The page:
I know, I know, the Anthology has been gathering cobwebs for a little over a year now. Have now fear, dedicated readers, I plan an active return in the coming weeks (maybe even days!).
I am excited that Rick Mullin will be reading tonight at First Wednesday Formal. Rick’s poems often refer to pop culture, and I have posted links to some of those here in the past — Spirit of ’76 and two of the Stones Jones Canzones. But he as also written about artists less well-known than rock stars, including two brilliant book-length biographic poems, Huncke and Soutine. Rick is himself an accomplished painter, and his sensitivity to Soutine’s work adds great dimension to his masterpiece about the 2oth Century Jewish expressionist, in which he masterfully draws connections between his subject’s life, his own experience, and reflections on art, culture, and humanity. Here is the first chapter of the first book of the poem, which among other things displays Rick’s impressive sense of craftsmanship and narrative.
Soutine, Book I, Chapter 1 by Rick Mullin (from The Nervous Breakdown)
Today is the 110th anniversary of Theodor Geisel‘s birthday. Geisel, better known as Dr. Seuss, was one of the most important authors of books for young children ever. He was a distinct and stunningly talented stylist as both writer and illustrator, and a pioneer in the belief the the youngest children deserved and benefited from quality, thought-provoking literature.
Too Many Daves, from The Sneetches and Other Stories, is a personal favorite of mine. I have always been drawn to it in part because of my name, I admit. But it also is a perfect example of the peerless Seussian inventiveness, his impeccable sense of meter and rhythm, and his constant celebration of individuality and creativity.
Too Many Daves by Dr. Seuss (from the Poetry Foundation)
Here is a shameless periodic reminder that my book, The Wild Geography of Misplaced Things, released by White Violet Press last year, is still available for purchase.
“Rosenthal sets his carefully chosen words in the silver chains of his lines, and the effect is lapidary.” — Timothy Murphy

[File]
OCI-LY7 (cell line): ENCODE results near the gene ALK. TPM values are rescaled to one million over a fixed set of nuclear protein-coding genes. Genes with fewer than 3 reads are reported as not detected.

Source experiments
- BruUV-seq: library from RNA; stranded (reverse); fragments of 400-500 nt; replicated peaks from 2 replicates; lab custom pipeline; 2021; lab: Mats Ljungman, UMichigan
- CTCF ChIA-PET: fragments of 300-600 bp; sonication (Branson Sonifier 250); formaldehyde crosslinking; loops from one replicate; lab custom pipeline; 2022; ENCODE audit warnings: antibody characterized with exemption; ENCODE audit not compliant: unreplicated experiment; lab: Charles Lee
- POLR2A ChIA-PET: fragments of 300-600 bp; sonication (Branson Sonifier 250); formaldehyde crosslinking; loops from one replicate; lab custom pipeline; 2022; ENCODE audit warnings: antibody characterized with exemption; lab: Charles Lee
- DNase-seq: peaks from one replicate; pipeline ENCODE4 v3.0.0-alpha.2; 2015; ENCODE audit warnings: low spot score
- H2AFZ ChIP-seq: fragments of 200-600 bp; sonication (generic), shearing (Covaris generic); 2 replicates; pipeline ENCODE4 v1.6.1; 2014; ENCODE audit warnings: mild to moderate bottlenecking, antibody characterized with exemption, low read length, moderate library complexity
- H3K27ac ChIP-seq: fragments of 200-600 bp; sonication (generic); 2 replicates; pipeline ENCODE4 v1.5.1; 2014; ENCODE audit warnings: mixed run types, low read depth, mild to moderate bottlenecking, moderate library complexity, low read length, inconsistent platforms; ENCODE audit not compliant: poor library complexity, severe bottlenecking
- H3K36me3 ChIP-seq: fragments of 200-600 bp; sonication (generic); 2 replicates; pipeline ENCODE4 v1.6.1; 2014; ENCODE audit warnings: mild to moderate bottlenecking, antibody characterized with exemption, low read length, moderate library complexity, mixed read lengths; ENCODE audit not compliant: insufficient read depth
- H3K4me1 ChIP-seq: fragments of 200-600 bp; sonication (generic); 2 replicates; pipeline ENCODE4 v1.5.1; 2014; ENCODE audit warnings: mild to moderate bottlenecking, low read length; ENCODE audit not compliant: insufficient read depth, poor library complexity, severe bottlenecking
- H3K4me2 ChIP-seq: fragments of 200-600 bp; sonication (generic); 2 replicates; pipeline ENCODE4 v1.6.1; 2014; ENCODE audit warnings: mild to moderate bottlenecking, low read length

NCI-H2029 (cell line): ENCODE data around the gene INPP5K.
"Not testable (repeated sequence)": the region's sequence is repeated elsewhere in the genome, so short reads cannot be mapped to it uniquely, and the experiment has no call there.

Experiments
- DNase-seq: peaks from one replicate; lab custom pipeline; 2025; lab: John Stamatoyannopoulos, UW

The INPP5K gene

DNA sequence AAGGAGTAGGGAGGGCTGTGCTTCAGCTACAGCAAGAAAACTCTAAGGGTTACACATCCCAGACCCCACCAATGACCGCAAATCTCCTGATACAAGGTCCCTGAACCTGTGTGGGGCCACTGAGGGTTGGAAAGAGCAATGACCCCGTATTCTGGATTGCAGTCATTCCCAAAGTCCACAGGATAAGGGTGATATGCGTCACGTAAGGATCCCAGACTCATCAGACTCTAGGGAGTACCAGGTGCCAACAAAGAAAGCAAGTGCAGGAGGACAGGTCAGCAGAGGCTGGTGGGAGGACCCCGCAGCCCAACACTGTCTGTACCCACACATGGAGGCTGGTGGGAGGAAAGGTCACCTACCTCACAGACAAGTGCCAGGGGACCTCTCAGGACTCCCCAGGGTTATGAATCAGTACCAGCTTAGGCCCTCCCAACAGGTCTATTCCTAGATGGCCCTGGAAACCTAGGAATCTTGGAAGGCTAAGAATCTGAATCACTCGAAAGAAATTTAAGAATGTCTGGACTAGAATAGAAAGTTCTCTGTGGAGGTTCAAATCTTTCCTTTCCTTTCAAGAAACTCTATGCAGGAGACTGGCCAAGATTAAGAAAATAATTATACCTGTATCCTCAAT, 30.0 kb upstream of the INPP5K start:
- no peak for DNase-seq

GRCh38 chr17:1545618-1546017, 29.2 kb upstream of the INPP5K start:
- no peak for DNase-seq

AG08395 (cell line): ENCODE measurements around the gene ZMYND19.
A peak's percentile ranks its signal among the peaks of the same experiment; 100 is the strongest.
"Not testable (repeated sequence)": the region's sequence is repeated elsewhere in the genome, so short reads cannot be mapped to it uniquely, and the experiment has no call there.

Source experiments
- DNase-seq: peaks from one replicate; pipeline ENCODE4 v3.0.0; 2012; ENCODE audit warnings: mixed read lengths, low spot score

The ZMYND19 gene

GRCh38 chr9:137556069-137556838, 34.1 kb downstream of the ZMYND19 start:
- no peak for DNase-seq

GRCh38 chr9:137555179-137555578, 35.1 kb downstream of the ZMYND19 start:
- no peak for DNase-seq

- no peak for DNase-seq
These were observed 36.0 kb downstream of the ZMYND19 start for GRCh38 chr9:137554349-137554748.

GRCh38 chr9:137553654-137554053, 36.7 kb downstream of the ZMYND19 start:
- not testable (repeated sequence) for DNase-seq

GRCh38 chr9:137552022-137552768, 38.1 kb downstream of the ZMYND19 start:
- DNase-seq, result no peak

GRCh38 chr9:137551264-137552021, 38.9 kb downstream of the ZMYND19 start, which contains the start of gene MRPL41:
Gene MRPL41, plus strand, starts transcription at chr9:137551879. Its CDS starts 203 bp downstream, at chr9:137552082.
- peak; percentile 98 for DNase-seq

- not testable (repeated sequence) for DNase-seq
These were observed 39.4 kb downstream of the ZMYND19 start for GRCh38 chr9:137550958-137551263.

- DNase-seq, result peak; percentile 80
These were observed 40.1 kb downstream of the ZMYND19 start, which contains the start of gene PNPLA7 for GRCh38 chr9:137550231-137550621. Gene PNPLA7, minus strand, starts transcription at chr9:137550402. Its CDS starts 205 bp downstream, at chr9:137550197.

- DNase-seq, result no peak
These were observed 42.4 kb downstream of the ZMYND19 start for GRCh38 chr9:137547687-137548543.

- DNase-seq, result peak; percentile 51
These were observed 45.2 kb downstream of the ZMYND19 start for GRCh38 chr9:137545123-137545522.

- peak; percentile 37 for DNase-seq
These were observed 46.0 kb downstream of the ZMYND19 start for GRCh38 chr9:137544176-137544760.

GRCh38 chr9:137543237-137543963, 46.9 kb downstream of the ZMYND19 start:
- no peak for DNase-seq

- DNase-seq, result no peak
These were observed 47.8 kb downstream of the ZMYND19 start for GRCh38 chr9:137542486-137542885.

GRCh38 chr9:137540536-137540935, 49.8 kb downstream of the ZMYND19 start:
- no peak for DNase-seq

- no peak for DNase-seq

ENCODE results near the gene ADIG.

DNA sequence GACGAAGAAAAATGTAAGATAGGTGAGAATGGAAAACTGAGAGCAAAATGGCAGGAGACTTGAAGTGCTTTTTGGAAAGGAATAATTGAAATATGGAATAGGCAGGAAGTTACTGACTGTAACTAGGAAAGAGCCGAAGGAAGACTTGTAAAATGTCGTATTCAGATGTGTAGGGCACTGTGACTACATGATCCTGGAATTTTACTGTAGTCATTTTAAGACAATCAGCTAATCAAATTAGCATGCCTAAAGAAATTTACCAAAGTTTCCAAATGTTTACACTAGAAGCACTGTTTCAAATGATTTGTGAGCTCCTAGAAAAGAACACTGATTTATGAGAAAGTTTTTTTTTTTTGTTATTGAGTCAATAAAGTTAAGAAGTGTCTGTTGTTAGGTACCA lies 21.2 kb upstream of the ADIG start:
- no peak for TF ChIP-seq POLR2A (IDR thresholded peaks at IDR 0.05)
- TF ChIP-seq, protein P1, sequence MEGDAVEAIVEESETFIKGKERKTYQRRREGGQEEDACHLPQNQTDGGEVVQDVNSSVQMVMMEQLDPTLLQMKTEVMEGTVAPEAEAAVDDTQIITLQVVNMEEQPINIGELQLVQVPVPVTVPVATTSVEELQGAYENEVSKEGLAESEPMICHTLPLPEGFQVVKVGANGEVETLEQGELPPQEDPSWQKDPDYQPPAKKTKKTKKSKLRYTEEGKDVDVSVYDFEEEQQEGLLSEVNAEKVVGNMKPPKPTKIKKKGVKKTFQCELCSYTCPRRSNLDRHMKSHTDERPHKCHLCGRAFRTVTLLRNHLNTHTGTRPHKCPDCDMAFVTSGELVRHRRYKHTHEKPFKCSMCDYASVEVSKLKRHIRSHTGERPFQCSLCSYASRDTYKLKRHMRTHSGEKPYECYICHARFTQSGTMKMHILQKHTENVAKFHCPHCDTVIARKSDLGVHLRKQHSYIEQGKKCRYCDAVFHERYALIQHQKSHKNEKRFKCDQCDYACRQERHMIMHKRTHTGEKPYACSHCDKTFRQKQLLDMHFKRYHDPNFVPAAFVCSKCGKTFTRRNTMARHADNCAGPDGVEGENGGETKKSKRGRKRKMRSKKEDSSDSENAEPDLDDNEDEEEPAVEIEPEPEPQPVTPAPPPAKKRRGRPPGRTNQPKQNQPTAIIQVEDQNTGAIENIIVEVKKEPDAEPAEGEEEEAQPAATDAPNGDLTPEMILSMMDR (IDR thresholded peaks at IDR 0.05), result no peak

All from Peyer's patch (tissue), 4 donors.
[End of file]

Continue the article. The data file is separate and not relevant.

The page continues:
If you are a teacher (or know someone who is) the middle section of the book mainly comprises poems drawn from my experience as a teacher.
“How lucky David Rosenthal’s students are! They have a teacher whose perception of the physical world is as fresh, genuine and immediate as their own…” — Rhina P. Espaillat
But there are also poems on a wide range of other subjects.
“David Rosenthal’s The Wild Geography of Misplaced Things takes us beyond the established borders of our ordinary lives into memory and its defiance of time…” — Lynne Knight
Read more about the book, including sample poems, here.
Maxine Kumin died last Thursday at the age of 88. She was a past U.S. Poet Laureate and recipient of most other honors available to American poets. Her ability to combine deceptively plain language with precise diction, rhythm, and music is brilliantly exemplified in Looking Back in My Eighty-First Year. The honesty and directness of the first few lines in no way foreshadows the poem’s conclusion, and saves that conclusion from sentimentality to leave us with as good a Valentine’s Day poem as I could have hoped to post.
Looking Back in My Eighty-First Year by Maxine Kumin (from Poets.org)
Elizabeth Bishop was born on this day in 1911. She was an important figure in Twentieth Century poetry, and her villanelle, One Art, is one of the most anthologized poems of that century. It is often used as one of the exemplary accomplishments in that difficult minefield of a form, and rightly so — she deftly uses the repetition to highlight the layered meanings and mounting sentiment of the poem. But even if one approached this poem unaware of the form’s structure and history, it would be hard not to recognize the poem’s genius for tying together the mundane and the monumental in an expression of insight that is both introspective and undeniably resonant.
One Art by Elizabeth Bishop (from the Poetry Foundation)